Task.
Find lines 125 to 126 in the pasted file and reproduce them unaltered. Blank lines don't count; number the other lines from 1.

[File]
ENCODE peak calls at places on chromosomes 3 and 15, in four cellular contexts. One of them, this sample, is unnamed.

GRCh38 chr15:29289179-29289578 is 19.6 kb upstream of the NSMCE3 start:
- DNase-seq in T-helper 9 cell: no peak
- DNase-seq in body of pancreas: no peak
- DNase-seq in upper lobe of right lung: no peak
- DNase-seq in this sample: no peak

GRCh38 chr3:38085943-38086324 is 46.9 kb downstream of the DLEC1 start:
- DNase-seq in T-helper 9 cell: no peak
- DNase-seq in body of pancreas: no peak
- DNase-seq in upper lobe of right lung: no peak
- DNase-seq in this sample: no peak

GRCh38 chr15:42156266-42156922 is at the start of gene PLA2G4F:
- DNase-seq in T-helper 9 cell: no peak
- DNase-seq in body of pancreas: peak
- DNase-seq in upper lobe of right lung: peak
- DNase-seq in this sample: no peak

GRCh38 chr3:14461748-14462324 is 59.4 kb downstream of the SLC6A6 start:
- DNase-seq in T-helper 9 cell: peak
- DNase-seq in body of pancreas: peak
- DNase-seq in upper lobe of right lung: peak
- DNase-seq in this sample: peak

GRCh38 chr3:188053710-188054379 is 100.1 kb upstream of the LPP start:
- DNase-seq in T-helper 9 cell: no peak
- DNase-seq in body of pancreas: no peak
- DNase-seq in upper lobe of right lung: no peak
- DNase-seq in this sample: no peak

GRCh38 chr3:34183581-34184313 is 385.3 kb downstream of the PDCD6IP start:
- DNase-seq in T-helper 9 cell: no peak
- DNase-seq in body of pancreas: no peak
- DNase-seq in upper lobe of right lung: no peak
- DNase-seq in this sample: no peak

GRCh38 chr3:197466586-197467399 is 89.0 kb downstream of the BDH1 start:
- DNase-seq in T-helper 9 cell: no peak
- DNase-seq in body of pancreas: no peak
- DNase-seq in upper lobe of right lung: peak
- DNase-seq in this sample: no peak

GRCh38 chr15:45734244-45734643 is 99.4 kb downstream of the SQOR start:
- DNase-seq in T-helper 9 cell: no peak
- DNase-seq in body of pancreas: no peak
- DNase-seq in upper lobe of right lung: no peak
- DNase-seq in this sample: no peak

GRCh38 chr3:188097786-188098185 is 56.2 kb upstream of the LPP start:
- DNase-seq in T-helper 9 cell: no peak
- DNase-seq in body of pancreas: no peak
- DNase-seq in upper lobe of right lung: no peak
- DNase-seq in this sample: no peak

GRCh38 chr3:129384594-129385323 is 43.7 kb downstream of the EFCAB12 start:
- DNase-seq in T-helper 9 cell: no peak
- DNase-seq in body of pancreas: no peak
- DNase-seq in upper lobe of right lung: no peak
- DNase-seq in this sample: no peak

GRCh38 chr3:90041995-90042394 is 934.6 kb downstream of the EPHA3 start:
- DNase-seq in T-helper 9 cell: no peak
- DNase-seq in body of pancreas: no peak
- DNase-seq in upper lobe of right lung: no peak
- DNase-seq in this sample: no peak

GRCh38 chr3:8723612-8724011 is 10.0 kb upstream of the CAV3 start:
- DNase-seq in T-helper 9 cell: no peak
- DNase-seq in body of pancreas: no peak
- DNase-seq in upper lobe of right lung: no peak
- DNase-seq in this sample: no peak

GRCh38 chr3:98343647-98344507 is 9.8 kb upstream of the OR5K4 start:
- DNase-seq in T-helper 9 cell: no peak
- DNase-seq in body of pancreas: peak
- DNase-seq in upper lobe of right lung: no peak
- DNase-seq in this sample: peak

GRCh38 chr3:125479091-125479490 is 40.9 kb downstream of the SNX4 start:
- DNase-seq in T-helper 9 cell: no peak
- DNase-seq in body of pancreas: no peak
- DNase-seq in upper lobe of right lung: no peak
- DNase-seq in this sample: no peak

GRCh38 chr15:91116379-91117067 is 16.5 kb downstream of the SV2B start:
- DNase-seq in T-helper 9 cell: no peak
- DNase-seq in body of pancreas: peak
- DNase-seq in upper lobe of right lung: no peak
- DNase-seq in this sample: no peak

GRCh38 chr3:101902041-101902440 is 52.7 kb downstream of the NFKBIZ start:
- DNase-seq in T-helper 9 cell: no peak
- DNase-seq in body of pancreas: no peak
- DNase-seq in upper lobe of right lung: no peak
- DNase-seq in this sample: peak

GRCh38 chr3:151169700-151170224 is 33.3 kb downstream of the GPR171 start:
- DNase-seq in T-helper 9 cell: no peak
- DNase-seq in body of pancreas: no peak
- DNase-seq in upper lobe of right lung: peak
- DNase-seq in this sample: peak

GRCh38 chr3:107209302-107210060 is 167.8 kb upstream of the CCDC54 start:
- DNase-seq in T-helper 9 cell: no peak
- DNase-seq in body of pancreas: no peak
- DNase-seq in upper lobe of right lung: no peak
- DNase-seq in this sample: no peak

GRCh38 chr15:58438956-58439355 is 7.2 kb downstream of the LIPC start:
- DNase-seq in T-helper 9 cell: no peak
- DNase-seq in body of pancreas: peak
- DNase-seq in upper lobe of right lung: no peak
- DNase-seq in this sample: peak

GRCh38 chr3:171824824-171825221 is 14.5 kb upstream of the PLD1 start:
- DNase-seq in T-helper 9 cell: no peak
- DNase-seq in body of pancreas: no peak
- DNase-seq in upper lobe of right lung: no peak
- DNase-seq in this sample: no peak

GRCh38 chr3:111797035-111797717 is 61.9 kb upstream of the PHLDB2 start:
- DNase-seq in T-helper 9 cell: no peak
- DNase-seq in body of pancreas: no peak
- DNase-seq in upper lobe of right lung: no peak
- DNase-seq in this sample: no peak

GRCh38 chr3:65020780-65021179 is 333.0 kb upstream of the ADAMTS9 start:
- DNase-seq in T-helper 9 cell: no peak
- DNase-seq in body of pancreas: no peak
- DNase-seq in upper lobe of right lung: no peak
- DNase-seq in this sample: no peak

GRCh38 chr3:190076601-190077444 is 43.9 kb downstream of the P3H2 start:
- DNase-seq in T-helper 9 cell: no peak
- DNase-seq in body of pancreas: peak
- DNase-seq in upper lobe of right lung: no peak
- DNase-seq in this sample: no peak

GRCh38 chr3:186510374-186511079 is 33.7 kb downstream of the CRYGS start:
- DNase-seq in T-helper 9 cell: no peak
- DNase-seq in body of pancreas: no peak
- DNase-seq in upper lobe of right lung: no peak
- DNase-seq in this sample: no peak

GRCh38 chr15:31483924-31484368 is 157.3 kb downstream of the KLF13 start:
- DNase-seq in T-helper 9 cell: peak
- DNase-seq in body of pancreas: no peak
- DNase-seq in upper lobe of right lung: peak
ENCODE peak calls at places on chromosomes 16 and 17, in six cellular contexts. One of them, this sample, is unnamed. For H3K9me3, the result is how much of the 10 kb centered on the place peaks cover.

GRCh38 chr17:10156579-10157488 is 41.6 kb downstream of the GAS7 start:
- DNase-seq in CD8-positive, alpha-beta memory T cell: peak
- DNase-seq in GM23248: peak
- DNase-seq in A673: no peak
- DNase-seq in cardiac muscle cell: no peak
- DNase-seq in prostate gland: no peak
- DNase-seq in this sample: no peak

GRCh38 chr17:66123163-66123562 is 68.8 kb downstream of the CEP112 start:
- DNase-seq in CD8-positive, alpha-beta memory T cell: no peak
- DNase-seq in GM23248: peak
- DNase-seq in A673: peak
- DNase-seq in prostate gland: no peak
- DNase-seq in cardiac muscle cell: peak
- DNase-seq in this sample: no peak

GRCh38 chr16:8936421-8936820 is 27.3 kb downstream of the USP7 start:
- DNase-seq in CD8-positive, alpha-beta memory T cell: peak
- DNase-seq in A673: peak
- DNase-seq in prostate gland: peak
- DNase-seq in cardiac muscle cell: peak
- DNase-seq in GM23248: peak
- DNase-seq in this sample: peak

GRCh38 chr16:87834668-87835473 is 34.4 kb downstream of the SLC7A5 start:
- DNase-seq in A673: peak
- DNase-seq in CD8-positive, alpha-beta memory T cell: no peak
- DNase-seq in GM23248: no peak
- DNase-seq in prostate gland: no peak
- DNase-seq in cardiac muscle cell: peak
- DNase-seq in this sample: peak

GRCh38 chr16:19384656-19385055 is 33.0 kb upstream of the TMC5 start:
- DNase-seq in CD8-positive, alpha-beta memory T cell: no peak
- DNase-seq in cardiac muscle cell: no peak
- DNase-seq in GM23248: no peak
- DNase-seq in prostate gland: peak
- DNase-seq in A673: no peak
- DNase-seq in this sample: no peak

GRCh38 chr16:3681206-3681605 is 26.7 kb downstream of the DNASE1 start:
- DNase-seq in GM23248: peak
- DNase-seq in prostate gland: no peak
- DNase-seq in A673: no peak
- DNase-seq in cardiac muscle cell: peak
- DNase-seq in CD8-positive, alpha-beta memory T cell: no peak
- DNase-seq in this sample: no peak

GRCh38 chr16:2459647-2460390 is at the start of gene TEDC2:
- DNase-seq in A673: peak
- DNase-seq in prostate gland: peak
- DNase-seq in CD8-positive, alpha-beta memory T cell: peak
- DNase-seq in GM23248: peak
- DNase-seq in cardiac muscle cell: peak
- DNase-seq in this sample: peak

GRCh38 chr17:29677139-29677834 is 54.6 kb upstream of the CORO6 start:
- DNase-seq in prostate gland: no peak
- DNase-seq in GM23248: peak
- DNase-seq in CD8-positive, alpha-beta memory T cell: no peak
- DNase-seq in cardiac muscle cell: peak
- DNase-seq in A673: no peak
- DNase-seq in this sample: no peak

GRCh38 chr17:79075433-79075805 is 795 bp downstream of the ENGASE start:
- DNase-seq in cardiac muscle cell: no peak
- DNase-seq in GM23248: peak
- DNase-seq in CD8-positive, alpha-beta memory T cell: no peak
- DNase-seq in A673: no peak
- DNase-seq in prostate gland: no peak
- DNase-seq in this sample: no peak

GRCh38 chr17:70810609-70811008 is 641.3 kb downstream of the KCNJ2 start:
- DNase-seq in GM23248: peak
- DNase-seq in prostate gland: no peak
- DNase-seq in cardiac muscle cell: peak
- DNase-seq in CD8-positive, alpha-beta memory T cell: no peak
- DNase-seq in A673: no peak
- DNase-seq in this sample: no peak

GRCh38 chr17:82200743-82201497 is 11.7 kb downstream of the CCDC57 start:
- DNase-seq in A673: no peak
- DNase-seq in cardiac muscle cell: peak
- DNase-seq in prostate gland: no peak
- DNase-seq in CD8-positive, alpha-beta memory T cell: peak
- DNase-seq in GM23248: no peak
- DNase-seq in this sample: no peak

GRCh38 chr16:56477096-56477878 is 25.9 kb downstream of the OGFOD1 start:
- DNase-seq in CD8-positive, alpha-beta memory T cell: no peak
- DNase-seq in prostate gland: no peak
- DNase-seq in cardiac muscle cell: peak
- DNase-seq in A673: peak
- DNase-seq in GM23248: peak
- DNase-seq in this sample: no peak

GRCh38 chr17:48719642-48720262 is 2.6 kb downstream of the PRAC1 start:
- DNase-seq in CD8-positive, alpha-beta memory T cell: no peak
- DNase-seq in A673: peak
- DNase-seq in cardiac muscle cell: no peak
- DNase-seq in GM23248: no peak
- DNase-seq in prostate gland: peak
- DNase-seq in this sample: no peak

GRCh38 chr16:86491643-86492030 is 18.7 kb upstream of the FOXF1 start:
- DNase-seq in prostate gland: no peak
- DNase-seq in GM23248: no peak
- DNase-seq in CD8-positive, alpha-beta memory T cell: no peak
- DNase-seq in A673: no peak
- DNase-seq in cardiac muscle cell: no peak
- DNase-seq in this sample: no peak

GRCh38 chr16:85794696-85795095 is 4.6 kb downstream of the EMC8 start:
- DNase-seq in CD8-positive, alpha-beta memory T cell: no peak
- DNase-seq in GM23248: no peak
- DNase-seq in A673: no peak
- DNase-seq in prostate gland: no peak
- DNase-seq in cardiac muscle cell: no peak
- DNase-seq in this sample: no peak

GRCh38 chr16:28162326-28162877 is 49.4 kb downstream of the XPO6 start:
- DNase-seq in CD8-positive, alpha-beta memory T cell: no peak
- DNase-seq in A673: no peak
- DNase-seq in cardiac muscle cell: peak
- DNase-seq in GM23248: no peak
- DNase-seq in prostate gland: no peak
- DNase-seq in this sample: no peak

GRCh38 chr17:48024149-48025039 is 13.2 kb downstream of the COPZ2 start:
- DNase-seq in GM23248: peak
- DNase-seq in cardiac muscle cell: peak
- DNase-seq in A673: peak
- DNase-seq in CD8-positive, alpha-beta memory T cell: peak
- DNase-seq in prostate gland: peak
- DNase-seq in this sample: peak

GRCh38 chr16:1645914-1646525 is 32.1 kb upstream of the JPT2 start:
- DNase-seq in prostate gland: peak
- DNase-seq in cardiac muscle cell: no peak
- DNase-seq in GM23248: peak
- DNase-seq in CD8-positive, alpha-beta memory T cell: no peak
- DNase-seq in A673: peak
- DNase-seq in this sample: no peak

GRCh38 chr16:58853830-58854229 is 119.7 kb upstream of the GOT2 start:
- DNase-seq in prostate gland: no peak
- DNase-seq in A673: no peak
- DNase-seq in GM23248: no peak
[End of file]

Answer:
- DNase-seq in upper lobe of right lung: peak
ENCODE peak calls at places on chromosomes 16 and 17, in six cellular contexts. One of them, this sample, is unnamed. For H3K9me3, the result is how much of the 10 kb centered on the place peaks cover.